Mr Booth, who was on his first trip outdoors with the equipment, took the bands back to his home near Stirling and contacted the authorities.

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Maghera tomb: 5,000-year-old burial site to give up secrets

Archaeologists are to dig out a portal tomb in Northern Ireland for the first time in 50 years.

The collapse of Tirnony Dolmen near Maghera has produced a rare opportunity to discover what lies beneath — and exactly how old it is.

Normally portal tombs, which are among the oldest built structures still standing in Northern Ireland, are off limits to excavators and must be preserved.

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How Middle Eastern Milk Drinkers Conquered Europe

New research has revealed that agriculture came to Europe amid a wave of immigration from the Middle East during the Neolithic period. The newcomers won out over the locals because of their sophisticated culture, mastery of agriculture -- and their miracle food, milk.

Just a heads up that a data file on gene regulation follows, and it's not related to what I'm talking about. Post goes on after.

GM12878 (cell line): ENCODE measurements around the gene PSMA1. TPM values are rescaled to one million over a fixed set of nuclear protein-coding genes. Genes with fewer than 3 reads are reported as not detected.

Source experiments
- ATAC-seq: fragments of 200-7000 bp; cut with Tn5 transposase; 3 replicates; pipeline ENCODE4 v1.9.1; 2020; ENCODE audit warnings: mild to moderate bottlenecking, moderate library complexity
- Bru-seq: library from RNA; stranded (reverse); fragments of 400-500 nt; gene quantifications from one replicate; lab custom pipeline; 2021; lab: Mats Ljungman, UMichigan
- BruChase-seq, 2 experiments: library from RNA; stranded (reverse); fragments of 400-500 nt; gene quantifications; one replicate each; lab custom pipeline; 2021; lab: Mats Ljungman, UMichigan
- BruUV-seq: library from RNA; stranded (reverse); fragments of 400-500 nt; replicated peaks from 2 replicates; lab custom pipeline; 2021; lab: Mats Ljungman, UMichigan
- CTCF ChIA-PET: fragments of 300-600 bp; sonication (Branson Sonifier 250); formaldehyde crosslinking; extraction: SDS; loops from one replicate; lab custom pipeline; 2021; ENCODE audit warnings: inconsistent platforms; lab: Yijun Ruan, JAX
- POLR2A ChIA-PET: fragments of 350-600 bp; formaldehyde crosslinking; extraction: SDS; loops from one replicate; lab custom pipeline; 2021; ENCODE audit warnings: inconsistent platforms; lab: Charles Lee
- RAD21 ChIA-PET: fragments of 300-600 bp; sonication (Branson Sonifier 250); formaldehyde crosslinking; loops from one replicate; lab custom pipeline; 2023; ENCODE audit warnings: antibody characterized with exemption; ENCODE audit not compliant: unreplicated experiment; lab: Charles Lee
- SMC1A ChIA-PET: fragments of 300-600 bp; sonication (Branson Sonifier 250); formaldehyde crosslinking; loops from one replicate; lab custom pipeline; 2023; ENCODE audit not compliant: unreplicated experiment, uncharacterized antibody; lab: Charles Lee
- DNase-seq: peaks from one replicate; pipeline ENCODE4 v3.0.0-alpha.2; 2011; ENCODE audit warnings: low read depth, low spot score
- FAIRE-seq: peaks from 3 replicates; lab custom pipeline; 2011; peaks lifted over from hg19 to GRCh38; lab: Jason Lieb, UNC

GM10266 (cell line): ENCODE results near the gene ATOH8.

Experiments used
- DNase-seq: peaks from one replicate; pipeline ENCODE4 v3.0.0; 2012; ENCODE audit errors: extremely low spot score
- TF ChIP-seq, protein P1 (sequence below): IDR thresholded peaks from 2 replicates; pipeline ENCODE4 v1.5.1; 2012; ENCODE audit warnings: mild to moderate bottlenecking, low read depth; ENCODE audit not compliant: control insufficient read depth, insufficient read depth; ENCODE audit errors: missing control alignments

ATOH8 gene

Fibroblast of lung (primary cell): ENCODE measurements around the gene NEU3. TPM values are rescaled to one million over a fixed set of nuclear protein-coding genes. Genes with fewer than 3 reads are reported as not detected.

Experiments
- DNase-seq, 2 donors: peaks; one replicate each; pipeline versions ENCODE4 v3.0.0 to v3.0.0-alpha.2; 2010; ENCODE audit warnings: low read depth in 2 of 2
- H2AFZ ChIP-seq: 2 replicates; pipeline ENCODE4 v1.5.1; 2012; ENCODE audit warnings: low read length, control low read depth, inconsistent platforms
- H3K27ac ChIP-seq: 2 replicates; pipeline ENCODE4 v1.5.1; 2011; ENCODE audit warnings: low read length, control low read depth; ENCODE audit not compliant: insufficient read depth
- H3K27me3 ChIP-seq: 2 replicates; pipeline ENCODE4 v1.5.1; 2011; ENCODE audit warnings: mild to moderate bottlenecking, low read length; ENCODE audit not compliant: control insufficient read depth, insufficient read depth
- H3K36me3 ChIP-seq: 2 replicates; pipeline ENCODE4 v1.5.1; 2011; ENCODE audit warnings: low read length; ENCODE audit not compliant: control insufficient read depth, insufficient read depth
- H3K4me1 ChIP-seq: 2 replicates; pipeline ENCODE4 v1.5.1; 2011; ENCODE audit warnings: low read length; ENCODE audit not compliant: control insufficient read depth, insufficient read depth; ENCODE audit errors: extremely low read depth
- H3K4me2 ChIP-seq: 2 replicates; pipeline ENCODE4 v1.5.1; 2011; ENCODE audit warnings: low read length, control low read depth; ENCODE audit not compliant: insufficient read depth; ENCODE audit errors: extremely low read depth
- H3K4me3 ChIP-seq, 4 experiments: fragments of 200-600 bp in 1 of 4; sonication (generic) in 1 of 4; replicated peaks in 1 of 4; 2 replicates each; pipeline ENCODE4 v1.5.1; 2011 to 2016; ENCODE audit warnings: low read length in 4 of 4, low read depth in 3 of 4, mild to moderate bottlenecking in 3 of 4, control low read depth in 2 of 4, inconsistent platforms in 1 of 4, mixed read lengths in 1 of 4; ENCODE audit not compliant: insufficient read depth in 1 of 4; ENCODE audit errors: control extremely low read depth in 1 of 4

Wedged in between dump trucks and excavators, archeologist Birgit Srock is drawing the outline of a 7,200-year-old posthole. A concrete mixing plant is visible on the horizon. She is here because, during the construction of a high-speed rail line between the German cities of Nuremberg and Berlin, workers happened upon a large Neolithic settlement in the Upper Franconia region of northern Bavaria.

The remains of more than 40 houses were unearthed, as well as skeletons, a spinning wheel, bulbous clay vessels, cows' teeth and broken sieves for cheese production -- a typical settlement of the so-called Linear Pottery culture (named after the patterns on their pottery).